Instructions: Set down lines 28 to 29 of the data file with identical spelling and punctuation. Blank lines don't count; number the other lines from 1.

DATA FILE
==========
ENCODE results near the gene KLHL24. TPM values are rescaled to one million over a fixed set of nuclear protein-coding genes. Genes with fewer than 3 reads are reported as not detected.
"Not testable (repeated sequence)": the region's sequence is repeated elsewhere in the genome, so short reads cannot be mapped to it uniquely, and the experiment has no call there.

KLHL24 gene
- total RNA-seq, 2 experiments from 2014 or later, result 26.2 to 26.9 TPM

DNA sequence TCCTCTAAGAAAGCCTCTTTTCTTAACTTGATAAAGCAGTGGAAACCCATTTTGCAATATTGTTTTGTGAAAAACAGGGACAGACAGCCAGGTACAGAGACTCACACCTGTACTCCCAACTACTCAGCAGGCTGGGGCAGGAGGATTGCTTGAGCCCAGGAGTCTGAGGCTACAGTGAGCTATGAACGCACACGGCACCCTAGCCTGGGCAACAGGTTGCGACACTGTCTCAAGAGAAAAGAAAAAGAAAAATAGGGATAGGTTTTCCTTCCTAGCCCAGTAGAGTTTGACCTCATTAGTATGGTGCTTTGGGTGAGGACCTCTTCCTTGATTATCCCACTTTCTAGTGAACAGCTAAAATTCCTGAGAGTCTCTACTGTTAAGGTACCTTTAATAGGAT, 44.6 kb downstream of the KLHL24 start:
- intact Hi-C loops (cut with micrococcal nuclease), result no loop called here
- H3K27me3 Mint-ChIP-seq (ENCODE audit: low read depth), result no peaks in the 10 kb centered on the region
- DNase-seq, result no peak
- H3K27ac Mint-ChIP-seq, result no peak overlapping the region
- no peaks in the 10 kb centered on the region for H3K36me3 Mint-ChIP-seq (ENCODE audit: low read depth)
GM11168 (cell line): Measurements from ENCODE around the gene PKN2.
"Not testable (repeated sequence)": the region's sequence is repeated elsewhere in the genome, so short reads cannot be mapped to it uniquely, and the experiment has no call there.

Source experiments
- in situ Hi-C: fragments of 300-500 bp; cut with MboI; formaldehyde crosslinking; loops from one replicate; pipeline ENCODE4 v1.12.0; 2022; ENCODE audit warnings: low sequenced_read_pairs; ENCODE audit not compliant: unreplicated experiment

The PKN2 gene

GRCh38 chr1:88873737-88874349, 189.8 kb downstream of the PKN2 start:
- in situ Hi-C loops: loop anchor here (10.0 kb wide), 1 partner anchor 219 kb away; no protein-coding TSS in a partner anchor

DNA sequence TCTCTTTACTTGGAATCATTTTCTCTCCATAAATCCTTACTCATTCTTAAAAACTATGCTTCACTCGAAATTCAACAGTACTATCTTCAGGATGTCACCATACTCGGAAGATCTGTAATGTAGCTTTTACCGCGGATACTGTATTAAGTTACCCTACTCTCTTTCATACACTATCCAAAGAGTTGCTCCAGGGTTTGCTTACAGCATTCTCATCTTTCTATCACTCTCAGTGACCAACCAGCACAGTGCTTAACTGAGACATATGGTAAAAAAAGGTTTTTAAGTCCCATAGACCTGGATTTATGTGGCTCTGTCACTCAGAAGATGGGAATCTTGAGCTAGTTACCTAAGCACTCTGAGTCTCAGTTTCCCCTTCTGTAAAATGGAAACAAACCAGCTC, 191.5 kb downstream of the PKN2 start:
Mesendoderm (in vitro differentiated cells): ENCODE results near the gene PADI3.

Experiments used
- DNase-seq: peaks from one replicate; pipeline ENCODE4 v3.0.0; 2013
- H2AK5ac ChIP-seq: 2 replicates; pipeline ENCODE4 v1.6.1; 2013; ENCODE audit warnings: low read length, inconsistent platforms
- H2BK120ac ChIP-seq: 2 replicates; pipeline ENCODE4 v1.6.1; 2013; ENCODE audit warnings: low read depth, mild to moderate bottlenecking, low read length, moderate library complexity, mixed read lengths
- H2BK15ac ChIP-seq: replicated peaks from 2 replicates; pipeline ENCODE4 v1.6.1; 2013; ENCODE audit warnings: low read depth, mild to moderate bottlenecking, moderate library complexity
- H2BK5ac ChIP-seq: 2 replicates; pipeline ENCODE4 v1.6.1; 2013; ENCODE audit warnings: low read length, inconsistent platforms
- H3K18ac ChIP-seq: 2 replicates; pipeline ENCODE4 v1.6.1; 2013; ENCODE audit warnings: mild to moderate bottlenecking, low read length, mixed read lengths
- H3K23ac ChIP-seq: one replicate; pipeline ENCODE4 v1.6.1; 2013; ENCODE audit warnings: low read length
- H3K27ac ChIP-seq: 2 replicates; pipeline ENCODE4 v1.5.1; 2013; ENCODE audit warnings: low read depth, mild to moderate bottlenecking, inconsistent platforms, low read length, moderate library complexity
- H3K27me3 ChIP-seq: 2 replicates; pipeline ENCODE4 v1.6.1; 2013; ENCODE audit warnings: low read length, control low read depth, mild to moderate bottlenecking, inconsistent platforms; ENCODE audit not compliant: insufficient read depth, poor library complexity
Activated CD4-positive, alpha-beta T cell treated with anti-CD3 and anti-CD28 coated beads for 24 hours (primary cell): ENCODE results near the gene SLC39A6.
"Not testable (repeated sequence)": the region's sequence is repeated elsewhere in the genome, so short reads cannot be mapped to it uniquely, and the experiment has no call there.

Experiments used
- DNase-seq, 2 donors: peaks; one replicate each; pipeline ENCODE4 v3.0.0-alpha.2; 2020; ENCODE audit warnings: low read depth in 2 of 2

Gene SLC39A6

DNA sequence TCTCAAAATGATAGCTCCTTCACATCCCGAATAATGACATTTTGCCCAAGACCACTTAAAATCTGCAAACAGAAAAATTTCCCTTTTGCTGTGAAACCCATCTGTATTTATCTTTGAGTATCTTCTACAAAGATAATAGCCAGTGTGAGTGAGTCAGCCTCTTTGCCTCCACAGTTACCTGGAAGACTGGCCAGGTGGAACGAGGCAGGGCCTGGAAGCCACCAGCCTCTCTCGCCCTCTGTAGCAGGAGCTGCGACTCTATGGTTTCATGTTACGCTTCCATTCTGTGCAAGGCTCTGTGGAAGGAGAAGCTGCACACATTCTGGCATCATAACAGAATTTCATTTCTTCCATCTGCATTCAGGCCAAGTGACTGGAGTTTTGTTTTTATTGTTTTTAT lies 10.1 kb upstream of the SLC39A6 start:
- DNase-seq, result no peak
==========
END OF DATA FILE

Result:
- H3K27ac ChIP-seq: 2 replicates; pipeline ENCODE4 v1.5.1; 2013; ENCODE audit warnings: low read depth, mild to moderate bottlenecking, inconsistent platforms, low read length, moderate library complexity
- H3K27me3 ChIP-seq: 2 replicates; pipeline ENCODE4 v1.6.1; 2013; ENCODE audit warnings: low read length, control low read depth, mild to moderate bottlenecking, inconsistent platforms; ENCODE audit not compliant: insufficient read depth, poor library complexity